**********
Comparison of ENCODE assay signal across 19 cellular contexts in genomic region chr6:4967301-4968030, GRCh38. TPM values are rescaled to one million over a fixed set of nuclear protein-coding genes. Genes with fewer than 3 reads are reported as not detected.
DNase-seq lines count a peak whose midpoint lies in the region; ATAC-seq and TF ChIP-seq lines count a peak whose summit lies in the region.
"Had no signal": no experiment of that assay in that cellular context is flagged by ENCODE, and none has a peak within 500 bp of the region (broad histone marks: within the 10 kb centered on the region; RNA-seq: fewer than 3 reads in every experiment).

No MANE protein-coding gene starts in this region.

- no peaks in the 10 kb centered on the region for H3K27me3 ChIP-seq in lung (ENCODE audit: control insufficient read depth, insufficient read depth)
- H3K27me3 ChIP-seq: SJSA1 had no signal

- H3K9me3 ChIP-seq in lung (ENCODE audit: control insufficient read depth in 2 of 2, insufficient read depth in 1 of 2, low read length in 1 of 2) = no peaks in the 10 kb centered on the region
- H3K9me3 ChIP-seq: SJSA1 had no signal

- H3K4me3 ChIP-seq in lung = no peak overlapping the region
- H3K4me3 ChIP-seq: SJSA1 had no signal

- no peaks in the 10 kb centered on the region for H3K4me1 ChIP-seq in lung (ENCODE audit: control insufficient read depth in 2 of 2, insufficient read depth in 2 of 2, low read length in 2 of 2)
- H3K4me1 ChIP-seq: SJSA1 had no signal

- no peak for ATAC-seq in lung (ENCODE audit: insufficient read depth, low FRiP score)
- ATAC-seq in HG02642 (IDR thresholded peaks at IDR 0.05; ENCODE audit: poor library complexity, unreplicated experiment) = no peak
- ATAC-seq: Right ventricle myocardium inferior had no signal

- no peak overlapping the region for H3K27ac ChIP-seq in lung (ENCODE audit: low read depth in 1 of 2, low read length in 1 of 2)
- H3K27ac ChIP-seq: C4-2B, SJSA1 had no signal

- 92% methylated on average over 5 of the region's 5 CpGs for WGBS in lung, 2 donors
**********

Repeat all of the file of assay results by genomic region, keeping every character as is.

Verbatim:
Comparison of ENCODE assay signal across 19 cellular contexts in genomic region chr6:4967301-4968030, GRCh38. TPM values are rescaled to one million over a fixed set of nuclear protein-coding genes. Genes with fewer than 3 reads are reported as not detected.
DNase-seq lines count a peak whose midpoint lies in the region; ATAC-seq and TF ChIP-seq lines count a peak whose summit lies in the region.
"Had no signal": no experiment of that assay in that cellular context is flagged by ENCODE, and none has a peak within 500 bp of the region (broad histone marks: within the 10 kb centered on the region; RNA-seq: fewer than 3 reads in every experiment).

No MANE protein-coding gene starts in this region.

- no peaks in the 10 kb centered on the region for H3K27me3 ChIP-seq in lung (ENCODE audit: control insufficient read depth, insufficient read depth)
- H3K27me3 ChIP-seq: SJSA1 had no signal

- H3K9me3 ChIP-seq in lung (ENCODE audit: control insufficient read depth in 2 of 2, insufficient read depth in 1 of 2, low read length in 1 of 2) = no peaks in the 10 kb centered on the region
- H3K9me3 ChIP-seq: SJSA1 had no signal

- H3K4me3 ChIP-seq in lung = no peak overlapping the region
- H3K4me3 ChIP-seq: SJSA1 had no signal

- no peaks in the 10 kb centered on the region for H3K4me1 ChIP-seq in lung (ENCODE audit: control insufficient read depth in 2 of 2, insufficient read depth in 2 of 2, low read length in 2 of 2)
- H3K4me1 ChIP-seq: SJSA1 had no signal

- no peak for ATAC-seq in lung (ENCODE audit: insufficient read depth, low FRiP score)
- ATAC-seq in HG02642 (IDR thresholded peaks at IDR 0.05; ENCODE audit: poor library complexity, unreplicated experiment) = no peak
- ATAC-seq: Right ventricle myocardium inferior had no signal

- no peak overlapping the region for H3K27ac ChIP-seq in lung (ENCODE audit: low read depth in 1 of 2, low read length in 1 of 2)
- H3K27ac ChIP-seq: C4-2B, SJSA1 had no signal

- 92% methylated on average over 5 of the region's 5 CpGs for WGBS in lung, 2 donors